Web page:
The image on Martijn Cremers' computer looks like a psychedelic mountain range. One band of brightly colored peaks rises above another. On the horizon, the sky is a tomato red.
What appears to be a backdrop from the Beatles’ animated film Yellow Submarine is actually a chart with a point to make about increasingly risk-averse mutual-fund managers.
The two bands at the top of the chart—the red “sky” and the tallest line of “mountains,” colored in a medium blue—represent the percentage of large-cap mutual-fund assets that are invested in funds whose holdings are 80-100 percent different from the fund’s benchmark, such as the S&P 500 or Russell 1000.
The left side of the chart represents the situation 30 years ago. Back then, such adventurously managed funds held almost half of all assets. But by 2011 (the extreme right side of the chart), the situation had changed dramatically. Only about 10 percent of total mutual-fund holdings were in funds whose portfolios differed by 80 percent or more from their benchmark indices.
The story here is the creeping ascension of what Cremers, a finance professor and noted researcher whose studies have been published in top academic journals, and other experts call “closet indexing.” The term refers to mutual and other stock funds whose managers are supposed to be buying and selling stocks based purely on the profit opportunities they uncover but whose portfolios tell a different story.
Cremers and a former colleague invented the measurement plotted in the psychedelic chart. It’s called Active Share, and it simply shows the percentage of a fund’s weight-adjusted portfolio that differs from its benchmark index. The measure has attracted plenty of attention lately—including the cover story in the Jan. 14, 2013, Barron’s magazine—because of what its results imply.
Investors in some managed funds aren’t getting their money’s worth.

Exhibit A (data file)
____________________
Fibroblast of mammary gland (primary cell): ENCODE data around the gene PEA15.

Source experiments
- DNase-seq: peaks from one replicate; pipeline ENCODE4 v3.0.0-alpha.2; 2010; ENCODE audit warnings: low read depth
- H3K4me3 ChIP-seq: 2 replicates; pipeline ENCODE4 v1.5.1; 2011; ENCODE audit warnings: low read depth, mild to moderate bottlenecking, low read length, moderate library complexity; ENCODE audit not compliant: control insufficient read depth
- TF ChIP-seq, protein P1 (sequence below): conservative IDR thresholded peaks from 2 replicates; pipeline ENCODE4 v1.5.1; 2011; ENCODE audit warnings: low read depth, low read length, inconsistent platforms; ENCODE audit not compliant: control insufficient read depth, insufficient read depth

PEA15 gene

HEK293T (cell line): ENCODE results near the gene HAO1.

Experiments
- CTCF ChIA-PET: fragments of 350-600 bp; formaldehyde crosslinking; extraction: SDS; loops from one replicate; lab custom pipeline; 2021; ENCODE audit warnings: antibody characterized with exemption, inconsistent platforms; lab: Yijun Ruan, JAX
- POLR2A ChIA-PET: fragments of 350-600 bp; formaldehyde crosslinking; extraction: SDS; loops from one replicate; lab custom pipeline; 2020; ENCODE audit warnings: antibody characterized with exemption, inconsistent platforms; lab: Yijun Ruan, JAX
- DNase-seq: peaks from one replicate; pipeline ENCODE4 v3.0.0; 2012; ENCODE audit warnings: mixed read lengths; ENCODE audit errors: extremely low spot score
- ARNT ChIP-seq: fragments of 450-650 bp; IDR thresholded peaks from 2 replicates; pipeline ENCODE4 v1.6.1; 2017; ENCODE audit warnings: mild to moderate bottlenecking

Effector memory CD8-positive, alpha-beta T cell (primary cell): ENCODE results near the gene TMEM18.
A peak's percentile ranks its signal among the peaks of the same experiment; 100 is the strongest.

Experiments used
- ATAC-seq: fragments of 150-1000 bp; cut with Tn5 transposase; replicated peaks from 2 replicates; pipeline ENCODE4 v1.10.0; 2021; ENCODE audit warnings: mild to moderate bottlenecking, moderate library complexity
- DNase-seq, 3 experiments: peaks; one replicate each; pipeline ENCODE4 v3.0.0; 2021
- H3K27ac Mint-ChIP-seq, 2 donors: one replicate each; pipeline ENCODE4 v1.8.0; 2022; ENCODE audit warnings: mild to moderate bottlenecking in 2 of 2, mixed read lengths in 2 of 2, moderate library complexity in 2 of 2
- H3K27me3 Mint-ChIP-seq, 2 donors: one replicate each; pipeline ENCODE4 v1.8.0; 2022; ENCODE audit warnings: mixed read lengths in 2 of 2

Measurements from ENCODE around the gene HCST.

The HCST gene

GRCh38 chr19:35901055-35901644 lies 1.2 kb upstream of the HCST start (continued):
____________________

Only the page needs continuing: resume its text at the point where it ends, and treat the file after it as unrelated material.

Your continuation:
Managed funds typically charge 1 to 2 percent in fees, which cover management costs, including a salary for a cracker-jack stock picker. The chief competition for managed funds is automated types of funds that track the performance of an index, such as the S&P 500. Indexed funds, which now account for about 25 percent of the mutual-fund market, typically charge much lower fees, about one-tenth to one-third of 1 percent, Cremers says. Indexed funds don’t claim to be able to outsmart other traders or beat a benchmark. They simply replicate what it would be like to “own” the index.
What Cremers’ Active Share research shows, however, is that 30-40 percent of total investments in mutual funds are riding along in funds that claim to be actively managed, but are doing little more than tracking their benchmark. Like a low-cost indexed fund.
“I would argue that funds that have a lower Active Share should generally be cheaper,” said Cremers, “but in many cases they aren’t.”
Active share has come to be regarded as an important barometer in investment circles. It’s already been adopted by the well-known fee-based investor information service Morningstar Direct. Barron’s reported that Lipper Analytical Services is planning on incorporating the measure in its ratings of funds, too.
As Michael Herbst, direct of active-funds research for Morningstar, told Barron’s: “If nothing else, Active Share pulls back the kimono on managers who charge high fees for piggybacking the index.”
Why are more and more fund managers apparently piggybacking? No one knows for certain. Cremers believes it’s a conscious strategy.
A closet indexer will never dazzle Wall Street with eye-popping returns, but neither is a fund manager likely to be fired for consistently performing only a little above or below the benchmark. Likewise, returns that mirror a benchmark may be seen as boring, but they’re unlikely to trigger a painful mass exodus of investors. A fund manager’s compensation is typically based on fee income. The more money the fund has under management, the more the manager makes.
Cremers developed Active Share with colleague Antti Petajisto when they were both junior faculty in the International Center for Finance at Yale University’s School of Management. Their 2009 article “How Active is Your Fund Manager: A New Measure that Predicts Performance” (Review of Financial Studies) has been downloaded more than 14,000 times from the online Social Science Research Network. That makes it the 70th-most-downloaded article out of more than 382,000 titles.
Petajisto has since moved on to become a vice president of active investment strategies at the global investment firm BlackRock, Inc. Cremers joined Notre Dame last summer as a full professor of finance with a concurrent appointment in the Notre Dame Law School.
In terms of his academic career, Cremers has come a long way in a short time. Since earning his Ph.D. in finance from New York University’s Stern School of Business in 2002, he’s published 18 journal articles with another 11 in the works.